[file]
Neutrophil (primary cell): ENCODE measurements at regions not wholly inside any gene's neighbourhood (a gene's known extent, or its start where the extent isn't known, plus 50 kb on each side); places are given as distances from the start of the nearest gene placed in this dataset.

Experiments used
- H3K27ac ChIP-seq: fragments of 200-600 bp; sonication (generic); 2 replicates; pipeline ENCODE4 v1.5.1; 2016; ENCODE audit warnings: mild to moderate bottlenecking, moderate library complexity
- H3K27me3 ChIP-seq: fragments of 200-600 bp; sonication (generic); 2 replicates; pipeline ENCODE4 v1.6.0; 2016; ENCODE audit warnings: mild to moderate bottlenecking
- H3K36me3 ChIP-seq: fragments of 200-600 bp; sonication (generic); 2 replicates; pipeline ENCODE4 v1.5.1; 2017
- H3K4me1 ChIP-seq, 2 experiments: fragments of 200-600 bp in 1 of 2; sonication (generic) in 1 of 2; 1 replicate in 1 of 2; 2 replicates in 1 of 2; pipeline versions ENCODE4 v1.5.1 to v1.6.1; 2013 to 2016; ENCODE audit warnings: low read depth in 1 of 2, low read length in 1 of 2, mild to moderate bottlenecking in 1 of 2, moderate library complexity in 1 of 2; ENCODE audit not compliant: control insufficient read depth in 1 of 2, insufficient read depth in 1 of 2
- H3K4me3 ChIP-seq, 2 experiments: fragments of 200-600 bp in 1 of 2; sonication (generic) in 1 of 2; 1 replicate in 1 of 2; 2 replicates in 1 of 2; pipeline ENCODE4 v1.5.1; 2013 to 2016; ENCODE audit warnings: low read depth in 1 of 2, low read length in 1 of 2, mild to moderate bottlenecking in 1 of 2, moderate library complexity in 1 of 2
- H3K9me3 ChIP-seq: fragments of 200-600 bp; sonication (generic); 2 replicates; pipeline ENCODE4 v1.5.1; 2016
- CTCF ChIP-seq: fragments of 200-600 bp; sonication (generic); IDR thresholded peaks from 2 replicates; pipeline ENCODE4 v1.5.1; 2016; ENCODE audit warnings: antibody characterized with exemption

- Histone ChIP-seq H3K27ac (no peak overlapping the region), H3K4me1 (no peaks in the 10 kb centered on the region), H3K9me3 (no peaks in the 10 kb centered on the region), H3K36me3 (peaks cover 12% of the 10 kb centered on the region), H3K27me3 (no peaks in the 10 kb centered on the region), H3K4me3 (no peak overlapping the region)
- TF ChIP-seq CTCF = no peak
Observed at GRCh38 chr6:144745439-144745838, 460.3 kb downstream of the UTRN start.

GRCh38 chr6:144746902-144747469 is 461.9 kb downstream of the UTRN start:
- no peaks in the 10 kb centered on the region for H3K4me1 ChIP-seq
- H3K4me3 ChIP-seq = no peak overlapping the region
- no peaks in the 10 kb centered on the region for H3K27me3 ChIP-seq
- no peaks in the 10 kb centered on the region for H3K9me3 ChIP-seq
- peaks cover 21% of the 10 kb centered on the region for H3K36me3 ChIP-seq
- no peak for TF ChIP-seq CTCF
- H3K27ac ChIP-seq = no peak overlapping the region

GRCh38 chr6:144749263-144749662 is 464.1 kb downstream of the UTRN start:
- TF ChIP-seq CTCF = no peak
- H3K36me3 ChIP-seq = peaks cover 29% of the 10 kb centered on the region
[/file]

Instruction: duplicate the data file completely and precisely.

Neutrophil (primary cell): ENCODE measurements at regions not wholly inside any gene's neighbourhood (a gene's known extent, or its start where the extent isn't known, plus 50 kb on each side); places are given as distances from the start of the nearest gene placed in this dataset.

Experiments used
- H3K27ac ChIP-seq: fragments of 200-600 bp; sonication (generic); 2 replicates; pipeline ENCODE4 v1.5.1; 2016; ENCODE audit warnings: mild to moderate bottlenecking, moderate library complexity
- H3K27me3 ChIP-seq: fragments of 200-600 bp; sonication (generic); 2 replicates; pipeline ENCODE4 v1.6.0; 2016; ENCODE audit warnings: mild to moderate bottlenecking
- H3K36me3 ChIP-seq: fragments of 200-600 bp; sonication (generic); 2 replicates; pipeline ENCODE4 v1.5.1; 2017
- H3K4me1 ChIP-seq, 2 experiments: fragments of 200-600 bp in 1 of 2; sonication (generic) in 1 of 2; 1 replicate in 1 of 2; 2 replicates in 1 of 2; pipeline versions ENCODE4 v1.5.1 to v1.6.1; 2013 to 2016; ENCODE audit warnings: low read depth in 1 of 2, low read length in 1 of 2, mild to moderate bottlenecking in 1 of 2, moderate library complexity in 1 of 2; ENCODE audit not compliant: control insufficient read depth in 1 of 2, insufficient read depth in 1 of 2
- H3K4me3 ChIP-seq, 2 experiments: fragments of 200-600 bp in 1 of 2; sonication (generic) in 1 of 2; 1 replicate in 1 of 2; 2 replicates in 1 of 2; pipeline ENCODE4 v1.5.1; 2013 to 2016; ENCODE audit warnings: low read depth in 1 of 2, low read length in 1 of 2, mild to moderate bottlenecking in 1 of 2, moderate library complexity in 1 of 2
- H3K9me3 ChIP-seq: fragments of 200-600 bp; sonication (generic); 2 replicates; pipeline ENCODE4 v1.5.1; 2016
- CTCF ChIP-seq: fragments of 200-600 bp; sonication (generic); IDR thresholded peaks from 2 replicates; pipeline ENCODE4 v1.5.1; 2016; ENCODE audit warnings: antibody characterized with exemption

- Histone ChIP-seq H3K27ac (no peak overlapping the region), H3K4me1 (no peaks in the 10 kb centered on the region), H3K9me3 (no peaks in the 10 kb centered on the region), H3K36me3 (peaks cover 12% of the 10 kb centered on the region), H3K27me3 (no peaks in the 10 kb centered on the region), H3K4me3 (no peak overlapping the region)
- TF ChIP-seq CTCF = no peak
Observed at GRCh38 chr6:144745439-144745838, 460.3 kb downstream of the UTRN start.

GRCh38 chr6:144746902-144747469 is 461.9 kb downstream of the UTRN start:
- no peaks in the 10 kb centered on the region for H3K4me1 ChIP-seq
- H3K4me3 ChIP-seq = no peak overlapping the region
- no peaks in the 10 kb centered on the region for H3K27me3 ChIP-seq
- no peaks in the 10 kb centered on the region for H3K9me3 ChIP-seq
- peaks cover 21% of the 10 kb centered on the region for H3K36me3 ChIP-seq
- no peak for TF ChIP-seq CTCF
- H3K27ac ChIP-seq = no peak overlapping the region

GRCh38 chr6:144749263-144749662 is 464.1 kb downstream of the UTRN start:
- TF ChIP-seq CTCF = no peak
- H3K36me3 ChIP-seq = peaks cover 29% of the 10 kb centered on the region